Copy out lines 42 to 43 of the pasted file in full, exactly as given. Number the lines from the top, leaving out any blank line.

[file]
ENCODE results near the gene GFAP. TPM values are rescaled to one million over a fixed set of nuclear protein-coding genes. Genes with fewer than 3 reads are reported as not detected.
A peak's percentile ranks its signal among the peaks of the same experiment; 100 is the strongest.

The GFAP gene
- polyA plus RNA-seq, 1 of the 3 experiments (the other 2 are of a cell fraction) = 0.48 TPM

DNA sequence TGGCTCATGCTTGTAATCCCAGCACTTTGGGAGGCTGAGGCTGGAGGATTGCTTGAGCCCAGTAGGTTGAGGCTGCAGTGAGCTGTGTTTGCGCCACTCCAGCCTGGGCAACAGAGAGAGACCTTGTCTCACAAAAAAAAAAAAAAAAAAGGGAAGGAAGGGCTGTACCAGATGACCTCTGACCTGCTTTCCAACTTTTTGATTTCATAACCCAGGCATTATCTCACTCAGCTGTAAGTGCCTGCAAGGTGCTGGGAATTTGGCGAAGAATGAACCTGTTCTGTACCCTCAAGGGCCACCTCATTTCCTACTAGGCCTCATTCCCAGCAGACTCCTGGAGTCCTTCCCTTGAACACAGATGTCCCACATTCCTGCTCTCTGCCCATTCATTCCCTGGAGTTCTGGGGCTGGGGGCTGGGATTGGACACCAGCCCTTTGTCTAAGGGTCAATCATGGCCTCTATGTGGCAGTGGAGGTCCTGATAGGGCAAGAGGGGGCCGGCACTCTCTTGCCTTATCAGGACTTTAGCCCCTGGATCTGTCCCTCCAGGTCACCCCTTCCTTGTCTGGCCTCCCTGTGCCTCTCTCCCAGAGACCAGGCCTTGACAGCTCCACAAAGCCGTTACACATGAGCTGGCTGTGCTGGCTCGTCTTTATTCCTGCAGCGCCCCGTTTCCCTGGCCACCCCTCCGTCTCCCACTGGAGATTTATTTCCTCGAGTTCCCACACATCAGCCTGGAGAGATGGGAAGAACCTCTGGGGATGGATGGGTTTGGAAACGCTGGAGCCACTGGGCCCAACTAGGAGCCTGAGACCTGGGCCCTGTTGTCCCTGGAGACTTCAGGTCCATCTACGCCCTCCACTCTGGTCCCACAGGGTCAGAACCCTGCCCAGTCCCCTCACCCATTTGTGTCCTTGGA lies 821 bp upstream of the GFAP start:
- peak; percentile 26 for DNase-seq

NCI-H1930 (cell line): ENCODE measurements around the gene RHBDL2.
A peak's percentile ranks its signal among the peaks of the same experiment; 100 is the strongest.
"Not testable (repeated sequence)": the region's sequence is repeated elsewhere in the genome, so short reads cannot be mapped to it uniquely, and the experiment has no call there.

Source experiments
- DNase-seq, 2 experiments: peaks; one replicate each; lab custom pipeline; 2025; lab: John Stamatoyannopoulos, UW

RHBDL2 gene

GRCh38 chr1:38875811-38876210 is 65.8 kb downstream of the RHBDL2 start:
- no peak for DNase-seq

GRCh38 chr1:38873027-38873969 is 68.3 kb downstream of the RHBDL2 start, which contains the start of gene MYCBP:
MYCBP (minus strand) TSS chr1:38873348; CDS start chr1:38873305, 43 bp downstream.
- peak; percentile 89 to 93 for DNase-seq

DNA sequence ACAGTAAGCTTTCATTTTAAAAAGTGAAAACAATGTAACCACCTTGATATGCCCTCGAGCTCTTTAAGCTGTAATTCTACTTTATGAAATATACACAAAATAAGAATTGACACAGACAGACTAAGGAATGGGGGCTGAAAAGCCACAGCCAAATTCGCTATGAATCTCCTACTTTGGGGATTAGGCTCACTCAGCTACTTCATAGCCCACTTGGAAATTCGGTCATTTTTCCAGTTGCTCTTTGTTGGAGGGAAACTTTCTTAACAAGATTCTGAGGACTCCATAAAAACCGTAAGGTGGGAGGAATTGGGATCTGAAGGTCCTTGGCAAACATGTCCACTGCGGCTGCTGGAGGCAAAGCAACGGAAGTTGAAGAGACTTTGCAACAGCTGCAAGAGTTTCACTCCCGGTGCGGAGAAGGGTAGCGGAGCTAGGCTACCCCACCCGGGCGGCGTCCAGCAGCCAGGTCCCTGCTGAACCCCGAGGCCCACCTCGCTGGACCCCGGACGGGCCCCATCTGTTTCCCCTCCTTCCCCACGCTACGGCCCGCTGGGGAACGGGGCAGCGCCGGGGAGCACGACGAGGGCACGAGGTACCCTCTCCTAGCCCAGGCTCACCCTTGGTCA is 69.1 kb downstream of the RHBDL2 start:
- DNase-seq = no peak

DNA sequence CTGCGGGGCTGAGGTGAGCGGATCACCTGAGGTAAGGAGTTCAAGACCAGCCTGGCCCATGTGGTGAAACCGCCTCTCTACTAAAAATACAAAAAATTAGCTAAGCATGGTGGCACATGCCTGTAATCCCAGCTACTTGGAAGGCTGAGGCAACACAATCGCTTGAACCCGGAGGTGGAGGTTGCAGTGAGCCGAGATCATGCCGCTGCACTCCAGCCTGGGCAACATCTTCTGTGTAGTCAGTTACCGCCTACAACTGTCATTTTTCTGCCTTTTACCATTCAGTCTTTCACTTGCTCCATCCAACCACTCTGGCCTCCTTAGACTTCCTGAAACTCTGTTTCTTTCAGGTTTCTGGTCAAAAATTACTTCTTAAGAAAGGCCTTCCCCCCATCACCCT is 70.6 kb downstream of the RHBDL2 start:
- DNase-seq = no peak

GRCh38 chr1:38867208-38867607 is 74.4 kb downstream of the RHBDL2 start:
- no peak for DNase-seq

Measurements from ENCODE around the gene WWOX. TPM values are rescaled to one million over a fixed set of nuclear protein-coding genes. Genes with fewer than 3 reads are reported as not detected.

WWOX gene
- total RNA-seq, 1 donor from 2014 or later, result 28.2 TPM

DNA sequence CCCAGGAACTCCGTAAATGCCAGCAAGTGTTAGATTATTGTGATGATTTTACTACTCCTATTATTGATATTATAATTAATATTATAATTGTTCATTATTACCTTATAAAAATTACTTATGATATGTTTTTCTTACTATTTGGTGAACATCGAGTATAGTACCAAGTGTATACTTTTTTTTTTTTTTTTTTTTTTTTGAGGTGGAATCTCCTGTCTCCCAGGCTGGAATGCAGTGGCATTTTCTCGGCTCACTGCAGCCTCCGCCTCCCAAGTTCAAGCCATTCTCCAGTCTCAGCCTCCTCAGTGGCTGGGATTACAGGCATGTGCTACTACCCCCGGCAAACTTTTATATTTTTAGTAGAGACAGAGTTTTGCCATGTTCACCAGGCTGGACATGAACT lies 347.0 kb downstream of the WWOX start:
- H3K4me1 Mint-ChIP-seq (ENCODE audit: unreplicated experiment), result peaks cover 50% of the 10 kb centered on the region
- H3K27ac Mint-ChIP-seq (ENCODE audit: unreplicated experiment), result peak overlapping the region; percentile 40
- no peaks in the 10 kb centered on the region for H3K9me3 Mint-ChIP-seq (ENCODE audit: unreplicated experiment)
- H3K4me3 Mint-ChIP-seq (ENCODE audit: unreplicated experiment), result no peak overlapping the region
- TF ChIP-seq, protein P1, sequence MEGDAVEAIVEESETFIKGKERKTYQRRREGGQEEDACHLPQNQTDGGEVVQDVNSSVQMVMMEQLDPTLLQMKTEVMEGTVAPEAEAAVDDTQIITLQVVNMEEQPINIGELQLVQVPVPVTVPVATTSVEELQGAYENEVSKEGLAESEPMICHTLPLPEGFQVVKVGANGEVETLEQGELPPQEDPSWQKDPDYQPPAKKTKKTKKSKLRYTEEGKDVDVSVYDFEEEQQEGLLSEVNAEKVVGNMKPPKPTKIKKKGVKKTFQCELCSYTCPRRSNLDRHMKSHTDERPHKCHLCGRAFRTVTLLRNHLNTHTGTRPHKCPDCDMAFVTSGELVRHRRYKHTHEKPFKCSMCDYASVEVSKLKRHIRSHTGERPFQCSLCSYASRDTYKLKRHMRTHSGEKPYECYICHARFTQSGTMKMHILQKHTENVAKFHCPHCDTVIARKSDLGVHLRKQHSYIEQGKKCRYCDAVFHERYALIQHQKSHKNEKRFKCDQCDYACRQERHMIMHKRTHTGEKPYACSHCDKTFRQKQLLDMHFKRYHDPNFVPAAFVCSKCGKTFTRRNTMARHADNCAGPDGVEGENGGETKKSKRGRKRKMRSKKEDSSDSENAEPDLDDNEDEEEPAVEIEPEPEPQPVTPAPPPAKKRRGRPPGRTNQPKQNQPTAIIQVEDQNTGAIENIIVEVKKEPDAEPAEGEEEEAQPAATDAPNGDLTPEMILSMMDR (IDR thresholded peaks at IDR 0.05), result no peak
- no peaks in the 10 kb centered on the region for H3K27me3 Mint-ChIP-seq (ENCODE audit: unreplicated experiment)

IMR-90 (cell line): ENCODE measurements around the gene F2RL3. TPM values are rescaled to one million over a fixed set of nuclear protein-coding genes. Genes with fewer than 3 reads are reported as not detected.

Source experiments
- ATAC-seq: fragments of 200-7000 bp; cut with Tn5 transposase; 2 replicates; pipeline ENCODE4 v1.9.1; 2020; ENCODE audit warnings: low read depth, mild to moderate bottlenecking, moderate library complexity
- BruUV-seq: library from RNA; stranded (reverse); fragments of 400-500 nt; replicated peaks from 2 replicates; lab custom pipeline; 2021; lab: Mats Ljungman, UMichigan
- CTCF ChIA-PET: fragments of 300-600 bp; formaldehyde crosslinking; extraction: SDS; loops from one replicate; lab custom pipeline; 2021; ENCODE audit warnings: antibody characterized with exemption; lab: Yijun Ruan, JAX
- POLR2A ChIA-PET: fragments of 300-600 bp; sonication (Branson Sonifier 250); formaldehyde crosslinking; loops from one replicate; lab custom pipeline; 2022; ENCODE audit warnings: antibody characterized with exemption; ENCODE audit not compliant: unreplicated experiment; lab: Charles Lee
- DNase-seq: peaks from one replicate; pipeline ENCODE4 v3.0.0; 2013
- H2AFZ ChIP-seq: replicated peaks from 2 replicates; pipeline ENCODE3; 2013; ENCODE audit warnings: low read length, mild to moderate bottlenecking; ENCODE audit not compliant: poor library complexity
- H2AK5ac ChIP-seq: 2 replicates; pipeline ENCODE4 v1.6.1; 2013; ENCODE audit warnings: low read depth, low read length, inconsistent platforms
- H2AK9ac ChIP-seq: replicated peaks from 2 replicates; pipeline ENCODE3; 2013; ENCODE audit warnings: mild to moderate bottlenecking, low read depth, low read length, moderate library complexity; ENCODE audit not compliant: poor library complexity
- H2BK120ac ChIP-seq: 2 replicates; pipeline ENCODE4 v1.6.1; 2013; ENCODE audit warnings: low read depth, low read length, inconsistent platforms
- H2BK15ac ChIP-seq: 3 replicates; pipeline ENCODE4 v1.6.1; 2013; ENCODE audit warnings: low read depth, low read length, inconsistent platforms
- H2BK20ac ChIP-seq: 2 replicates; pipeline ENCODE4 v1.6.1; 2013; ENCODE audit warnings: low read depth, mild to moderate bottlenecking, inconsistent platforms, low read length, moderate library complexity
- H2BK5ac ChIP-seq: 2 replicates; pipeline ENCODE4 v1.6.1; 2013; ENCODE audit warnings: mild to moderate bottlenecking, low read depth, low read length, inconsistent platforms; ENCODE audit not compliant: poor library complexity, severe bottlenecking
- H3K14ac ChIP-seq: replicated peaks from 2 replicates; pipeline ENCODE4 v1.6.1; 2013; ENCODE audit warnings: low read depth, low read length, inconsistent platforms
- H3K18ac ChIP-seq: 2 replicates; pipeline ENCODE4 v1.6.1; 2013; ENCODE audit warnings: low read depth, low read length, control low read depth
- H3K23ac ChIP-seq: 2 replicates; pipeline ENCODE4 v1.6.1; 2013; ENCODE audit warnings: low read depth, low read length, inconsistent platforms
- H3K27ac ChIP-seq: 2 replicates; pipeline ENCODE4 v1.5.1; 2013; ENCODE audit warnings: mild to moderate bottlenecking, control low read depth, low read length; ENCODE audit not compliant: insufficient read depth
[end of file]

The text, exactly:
- H2AK5ac ChIP-seq: 2 replicates; pipeline ENCODE4 v1.6.1; 2013; ENCODE audit warnings: low read depth, low read length, inconsistent platforms
- H2AK9ac ChIP-seq: replicated peaks from 2 replicates; pipeline ENCODE3; 2013; ENCODE audit warnings: mild to moderate bottlenecking, low read depth, low read length, moderate library complexity; ENCODE audit not compliant: poor library complexity